An example of an unmotivation-trigger is not knowing your purpose, such as forgetting the initial reason why you are doing what you are doing. These triggers may also come from a harsh or overwhelming work environment with ungrateful or cynical people or expectations of yourself or others that are too high.

These explanations may sound oversimplified, but it’s an indication of how we can identify the triggers.

What not to do

Do not pin your happiness on one thing.

This statement sounds obvious in theory, but not if you look around.

For example, I all too well understand the power of comfort food, but if I grab for potato chips every time I feel down, soon enough it will become worse for my health.

This kind of thing is precisely what so many people do.

Or, what if you have that person in your life who always makes you feel better when you’re down? Only focusing on that as your motivational source will place a strain on the relationship. I’ve seen behaviour like this turn into an obsession, and when things in the relationship changed, it resulted in hurt for a long time.

You know the saying, too much of a good thing…?

“People often say that motivation doesn’t last. Well, neither does bathing – that’s why we recommend it daily.”
– Zig Ziglar

How to start motivating yourself

If you like your job, you would probably want to be better at it. If you don’t like it and quitting isn’t an option, I’m sure you’d want to make it a bit more bearable for yourself, right?

Here are some tips to be more motivated, productive and even have a little fun.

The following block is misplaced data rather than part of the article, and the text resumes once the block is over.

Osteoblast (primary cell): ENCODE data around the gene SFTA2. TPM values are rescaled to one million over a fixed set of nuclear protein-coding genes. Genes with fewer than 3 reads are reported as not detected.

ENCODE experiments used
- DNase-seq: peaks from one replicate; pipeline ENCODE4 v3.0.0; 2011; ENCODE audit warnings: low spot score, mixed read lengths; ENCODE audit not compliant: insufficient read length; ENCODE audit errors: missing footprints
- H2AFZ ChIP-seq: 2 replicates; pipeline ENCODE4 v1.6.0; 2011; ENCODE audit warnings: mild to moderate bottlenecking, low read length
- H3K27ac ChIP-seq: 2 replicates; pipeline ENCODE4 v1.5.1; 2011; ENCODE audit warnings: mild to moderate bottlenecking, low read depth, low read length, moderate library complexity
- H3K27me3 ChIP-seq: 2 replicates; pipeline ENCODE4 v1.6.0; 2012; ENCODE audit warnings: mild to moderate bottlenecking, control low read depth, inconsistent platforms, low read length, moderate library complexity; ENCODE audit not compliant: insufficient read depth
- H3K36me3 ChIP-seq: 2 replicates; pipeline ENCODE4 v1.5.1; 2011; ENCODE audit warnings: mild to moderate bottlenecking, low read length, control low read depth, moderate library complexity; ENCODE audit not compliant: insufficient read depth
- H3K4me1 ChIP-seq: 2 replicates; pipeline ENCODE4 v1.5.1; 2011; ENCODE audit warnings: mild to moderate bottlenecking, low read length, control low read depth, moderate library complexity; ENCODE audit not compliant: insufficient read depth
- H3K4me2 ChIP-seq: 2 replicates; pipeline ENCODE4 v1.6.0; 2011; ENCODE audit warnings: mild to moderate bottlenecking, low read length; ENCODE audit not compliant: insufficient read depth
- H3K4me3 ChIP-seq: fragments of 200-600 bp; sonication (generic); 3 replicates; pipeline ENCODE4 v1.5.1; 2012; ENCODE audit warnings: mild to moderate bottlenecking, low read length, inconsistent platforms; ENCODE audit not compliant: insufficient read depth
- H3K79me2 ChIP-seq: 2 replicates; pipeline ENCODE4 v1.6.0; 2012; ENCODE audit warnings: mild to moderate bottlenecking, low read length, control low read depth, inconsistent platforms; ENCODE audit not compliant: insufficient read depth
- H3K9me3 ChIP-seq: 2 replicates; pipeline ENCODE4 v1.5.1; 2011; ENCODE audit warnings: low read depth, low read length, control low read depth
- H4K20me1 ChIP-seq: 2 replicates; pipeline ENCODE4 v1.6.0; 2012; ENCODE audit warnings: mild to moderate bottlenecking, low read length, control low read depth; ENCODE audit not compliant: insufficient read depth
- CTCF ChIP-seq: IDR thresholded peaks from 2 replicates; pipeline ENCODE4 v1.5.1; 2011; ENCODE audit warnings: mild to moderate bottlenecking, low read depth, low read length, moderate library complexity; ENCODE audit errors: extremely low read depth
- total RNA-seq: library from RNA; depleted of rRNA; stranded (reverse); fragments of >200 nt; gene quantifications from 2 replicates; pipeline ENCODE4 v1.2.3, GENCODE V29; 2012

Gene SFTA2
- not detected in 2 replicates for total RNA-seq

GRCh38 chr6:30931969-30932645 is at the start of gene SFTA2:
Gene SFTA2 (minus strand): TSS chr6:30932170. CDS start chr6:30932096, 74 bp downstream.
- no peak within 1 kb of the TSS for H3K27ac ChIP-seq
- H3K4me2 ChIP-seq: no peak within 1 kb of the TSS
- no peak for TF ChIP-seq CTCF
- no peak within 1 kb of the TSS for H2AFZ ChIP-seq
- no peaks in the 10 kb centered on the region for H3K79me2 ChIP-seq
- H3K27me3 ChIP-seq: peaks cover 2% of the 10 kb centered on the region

Here we go:

This too shall pass. This is one of my ‘go-to’ self-talk phrases. In a situation where I just want to get over with it, I remind myself that the world turns and nothing goes on forever. Every second that passes or every step I take brings me closer to the end.

Know this AA rule. “God, grant me the calmness to accept the things I can’t change, have the courage to change the things I can and have the wisdom to know the difference”. There’s a reason it works for Alcoholics Anonymous. Don’t allow your thoughts and emotions to run around. Focus on the way you react and how to keep peace at that moment.

What’s the worst that can happen? “I am an old man and have known a great many troubles, but most of them never happened” (Mark Twain). We tend always to imagine the worst things that could happen, but it usually turns out much better. So why put ourselves through this stress? “Do not worry about tomorrow, for tomorrow will worry about its own things. Sufficient for the day is its own trouble. (Mat 6:34).”

Good company. There is, of course, the healthy side to using relationships to get motivated. My wife is an essential motivational source in my life. I can also turn to other friends. Using them in addition to some of the points listed here can become a powerful combination to help me “pull up my socks”, as they say.